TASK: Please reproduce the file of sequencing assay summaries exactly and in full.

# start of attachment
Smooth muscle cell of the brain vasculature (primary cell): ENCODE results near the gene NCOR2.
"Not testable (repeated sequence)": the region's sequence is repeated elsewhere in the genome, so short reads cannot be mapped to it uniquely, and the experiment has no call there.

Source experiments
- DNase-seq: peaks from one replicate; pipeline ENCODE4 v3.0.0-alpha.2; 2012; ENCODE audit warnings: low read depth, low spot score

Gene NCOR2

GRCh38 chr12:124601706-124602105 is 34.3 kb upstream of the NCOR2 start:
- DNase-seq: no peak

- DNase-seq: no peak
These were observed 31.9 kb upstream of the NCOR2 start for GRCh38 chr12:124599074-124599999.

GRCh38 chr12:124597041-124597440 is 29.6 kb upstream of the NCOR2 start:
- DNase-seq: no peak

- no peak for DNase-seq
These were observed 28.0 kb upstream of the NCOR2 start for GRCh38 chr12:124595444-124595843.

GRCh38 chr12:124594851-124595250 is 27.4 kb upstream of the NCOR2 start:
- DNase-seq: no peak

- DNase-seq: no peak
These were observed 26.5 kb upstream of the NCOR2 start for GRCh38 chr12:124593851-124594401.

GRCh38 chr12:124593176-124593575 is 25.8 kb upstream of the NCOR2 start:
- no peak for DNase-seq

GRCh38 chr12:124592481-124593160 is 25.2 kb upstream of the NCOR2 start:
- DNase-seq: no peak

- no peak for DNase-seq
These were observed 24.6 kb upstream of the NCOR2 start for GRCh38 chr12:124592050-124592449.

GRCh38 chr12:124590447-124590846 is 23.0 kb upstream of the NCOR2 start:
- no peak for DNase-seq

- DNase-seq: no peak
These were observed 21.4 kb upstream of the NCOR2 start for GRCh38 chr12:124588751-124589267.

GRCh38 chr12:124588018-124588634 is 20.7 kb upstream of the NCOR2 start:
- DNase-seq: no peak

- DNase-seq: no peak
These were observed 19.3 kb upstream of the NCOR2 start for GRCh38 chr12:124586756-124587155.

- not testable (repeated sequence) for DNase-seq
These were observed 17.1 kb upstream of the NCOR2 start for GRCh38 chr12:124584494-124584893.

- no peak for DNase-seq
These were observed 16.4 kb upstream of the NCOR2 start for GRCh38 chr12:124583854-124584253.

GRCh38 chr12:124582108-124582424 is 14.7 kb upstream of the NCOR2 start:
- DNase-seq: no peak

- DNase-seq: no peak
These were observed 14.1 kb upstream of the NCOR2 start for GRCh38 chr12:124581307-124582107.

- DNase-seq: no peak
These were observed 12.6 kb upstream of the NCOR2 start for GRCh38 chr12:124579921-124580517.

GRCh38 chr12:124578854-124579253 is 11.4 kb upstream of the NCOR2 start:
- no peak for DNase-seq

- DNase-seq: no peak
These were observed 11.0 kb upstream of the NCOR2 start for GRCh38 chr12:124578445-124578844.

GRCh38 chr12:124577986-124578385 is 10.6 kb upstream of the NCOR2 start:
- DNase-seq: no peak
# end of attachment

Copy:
Smooth muscle cell of the brain vasculature (primary cell): ENCODE results near the gene NCOR2.
"Not testable (repeated sequence)": the region's sequence is repeated elsewhere in the genome, so short reads cannot be mapped to it uniquely, and the experiment has no call there.

Source experiments
- DNase-seq: peaks from one replicate; pipeline ENCODE4 v3.0.0-alpha.2; 2012; ENCODE audit warnings: low read depth, low spot score

Gene NCOR2

GRCh38 chr12:124601706-124602105 is 34.3 kb upstream of the NCOR2 start:
- DNase-seq: no peak

- DNase-seq: no peak
These were observed 31.9 kb upstream of the NCOR2 start for GRCh38 chr12:124599074-124599999.

GRCh38 chr12:124597041-124597440 is 29.6 kb upstream of the NCOR2 start:
- DNase-seq: no peak

- no peak for DNase-seq
These were observed 28.0 kb upstream of the NCOR2 start for GRCh38 chr12:124595444-124595843.

GRCh38 chr12:124594851-124595250 is 27.4 kb upstream of the NCOR2 start:
- DNase-seq: no peak

- DNase-seq: no peak
These were observed 26.5 kb upstream of the NCOR2 start for GRCh38 chr12:124593851-124594401.

GRCh38 chr12:124593176-124593575 is 25.8 kb upstream of the NCOR2 start:
- no peak for DNase-seq

GRCh38 chr12:124592481-124593160 is 25.2 kb upstream of the NCOR2 start:
- DNase-seq: no peak

- no peak for DNase-seq
These were observed 24.6 kb upstream of the NCOR2 start for GRCh38 chr12:124592050-124592449.

GRCh38 chr12:124590447-124590846 is 23.0 kb upstream of the NCOR2 start:
- no peak for DNase-seq

- DNase-seq: no peak
These were observed 21.4 kb upstream of the NCOR2 start for GRCh38 chr12:124588751-124589267.

GRCh38 chr12:124588018-124588634 is 20.7 kb upstream of the NCOR2 start:
- DNase-seq: no peak

- DNase-seq: no peak
These were observed 19.3 kb upstream of the NCOR2 start for GRCh38 chr12:124586756-124587155.

- not testable (repeated sequence) for DNase-seq
These were observed 17.1 kb upstream of the NCOR2 start for GRCh38 chr12:124584494-124584893.

- no peak for DNase-seq
These were observed 16.4 kb upstream of the NCOR2 start for GRCh38 chr12:124583854-124584253.

GRCh38 chr12:124582108-124582424 is 14.7 kb upstream of the NCOR2 start:
- DNase-seq: no peak

- DNase-seq: no peak
These were observed 14.1 kb upstream of the NCOR2 start for GRCh38 chr12:124581307-124582107.

- DNase-seq: no peak
These were observed 12.6 kb upstream of the NCOR2 start for GRCh38 chr12:124579921-124580517.

GRCh38 chr12:124578854-124579253 is 11.4 kb upstream of the NCOR2 start:
- no peak for DNase-seq

- DNase-seq: no peak
These were observed 11.0 kb upstream of the NCOR2 start for GRCh38 chr12:124578445-124578844.

GRCh38 chr12:124577986-124578385 is 10.6 kb upstream of the NCOR2 start:
- DNase-seq: no peak